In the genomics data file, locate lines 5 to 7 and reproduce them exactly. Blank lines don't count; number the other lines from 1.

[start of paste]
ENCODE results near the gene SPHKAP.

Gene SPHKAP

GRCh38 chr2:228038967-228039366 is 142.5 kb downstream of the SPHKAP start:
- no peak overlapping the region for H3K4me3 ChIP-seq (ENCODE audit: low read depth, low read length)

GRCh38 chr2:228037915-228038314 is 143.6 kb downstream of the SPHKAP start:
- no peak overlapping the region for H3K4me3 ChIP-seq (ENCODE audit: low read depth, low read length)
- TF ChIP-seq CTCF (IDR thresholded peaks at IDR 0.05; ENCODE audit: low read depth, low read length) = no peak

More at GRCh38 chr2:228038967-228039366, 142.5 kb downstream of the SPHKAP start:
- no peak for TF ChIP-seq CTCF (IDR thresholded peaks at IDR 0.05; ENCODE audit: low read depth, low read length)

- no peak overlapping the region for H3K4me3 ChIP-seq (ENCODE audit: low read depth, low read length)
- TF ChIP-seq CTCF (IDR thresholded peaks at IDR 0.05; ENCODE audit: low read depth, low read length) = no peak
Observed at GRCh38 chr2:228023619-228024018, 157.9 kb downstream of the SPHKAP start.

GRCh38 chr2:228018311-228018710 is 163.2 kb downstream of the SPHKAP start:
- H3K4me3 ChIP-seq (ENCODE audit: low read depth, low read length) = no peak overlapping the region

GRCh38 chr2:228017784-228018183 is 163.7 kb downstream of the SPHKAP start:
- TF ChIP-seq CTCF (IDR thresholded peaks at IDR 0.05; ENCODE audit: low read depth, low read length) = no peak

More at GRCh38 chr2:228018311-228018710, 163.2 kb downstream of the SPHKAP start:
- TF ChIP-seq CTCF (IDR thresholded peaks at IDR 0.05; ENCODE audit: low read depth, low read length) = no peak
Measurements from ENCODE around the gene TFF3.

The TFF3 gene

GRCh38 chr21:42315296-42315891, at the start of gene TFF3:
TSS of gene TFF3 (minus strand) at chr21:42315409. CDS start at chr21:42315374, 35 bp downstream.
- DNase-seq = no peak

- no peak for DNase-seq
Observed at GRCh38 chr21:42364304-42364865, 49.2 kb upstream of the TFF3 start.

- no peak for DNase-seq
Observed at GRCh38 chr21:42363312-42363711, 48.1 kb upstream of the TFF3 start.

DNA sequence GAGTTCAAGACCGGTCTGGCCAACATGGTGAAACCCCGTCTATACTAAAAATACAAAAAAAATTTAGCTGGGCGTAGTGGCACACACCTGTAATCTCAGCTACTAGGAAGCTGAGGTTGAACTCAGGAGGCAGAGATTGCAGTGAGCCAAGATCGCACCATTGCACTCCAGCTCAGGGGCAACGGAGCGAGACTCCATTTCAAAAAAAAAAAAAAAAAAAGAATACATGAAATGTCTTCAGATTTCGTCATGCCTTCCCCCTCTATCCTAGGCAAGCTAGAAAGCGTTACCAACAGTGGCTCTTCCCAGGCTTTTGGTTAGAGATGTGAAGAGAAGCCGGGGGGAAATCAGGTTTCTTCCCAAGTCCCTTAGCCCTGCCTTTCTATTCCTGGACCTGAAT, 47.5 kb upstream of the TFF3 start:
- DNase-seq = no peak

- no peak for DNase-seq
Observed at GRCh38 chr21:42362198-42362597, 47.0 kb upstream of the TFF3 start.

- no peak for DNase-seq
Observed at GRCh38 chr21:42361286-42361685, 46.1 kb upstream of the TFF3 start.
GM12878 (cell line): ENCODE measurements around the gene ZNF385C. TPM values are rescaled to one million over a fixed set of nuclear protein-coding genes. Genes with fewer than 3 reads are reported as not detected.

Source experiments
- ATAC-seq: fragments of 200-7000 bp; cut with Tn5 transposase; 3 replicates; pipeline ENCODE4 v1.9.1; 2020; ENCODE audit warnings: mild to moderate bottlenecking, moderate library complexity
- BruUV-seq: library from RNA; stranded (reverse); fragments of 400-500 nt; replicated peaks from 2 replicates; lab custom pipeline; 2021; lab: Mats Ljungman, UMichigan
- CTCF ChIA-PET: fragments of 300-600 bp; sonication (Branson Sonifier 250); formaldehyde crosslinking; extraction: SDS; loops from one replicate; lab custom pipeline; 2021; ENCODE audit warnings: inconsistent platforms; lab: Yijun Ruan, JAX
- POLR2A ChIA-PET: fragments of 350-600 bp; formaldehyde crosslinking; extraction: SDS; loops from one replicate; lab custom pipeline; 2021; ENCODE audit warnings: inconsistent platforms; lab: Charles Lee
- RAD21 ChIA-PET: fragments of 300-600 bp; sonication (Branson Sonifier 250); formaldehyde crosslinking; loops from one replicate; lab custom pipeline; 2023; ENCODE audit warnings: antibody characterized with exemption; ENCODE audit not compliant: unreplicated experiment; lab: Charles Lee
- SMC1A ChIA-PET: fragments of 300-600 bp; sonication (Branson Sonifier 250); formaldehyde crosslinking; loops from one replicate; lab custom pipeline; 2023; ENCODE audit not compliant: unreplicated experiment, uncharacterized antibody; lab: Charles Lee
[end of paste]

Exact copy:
GRCh38 chr2:228037915-228038314 is 143.6 kb downstream of the SPHKAP start:
- no peak overlapping the region for H3K4me3 ChIP-seq (ENCODE audit: low read depth, low read length)
- TF ChIP-seq CTCF (IDR thresholded peaks at IDR 0.05; ENCODE audit: low read depth, low read length) = no peak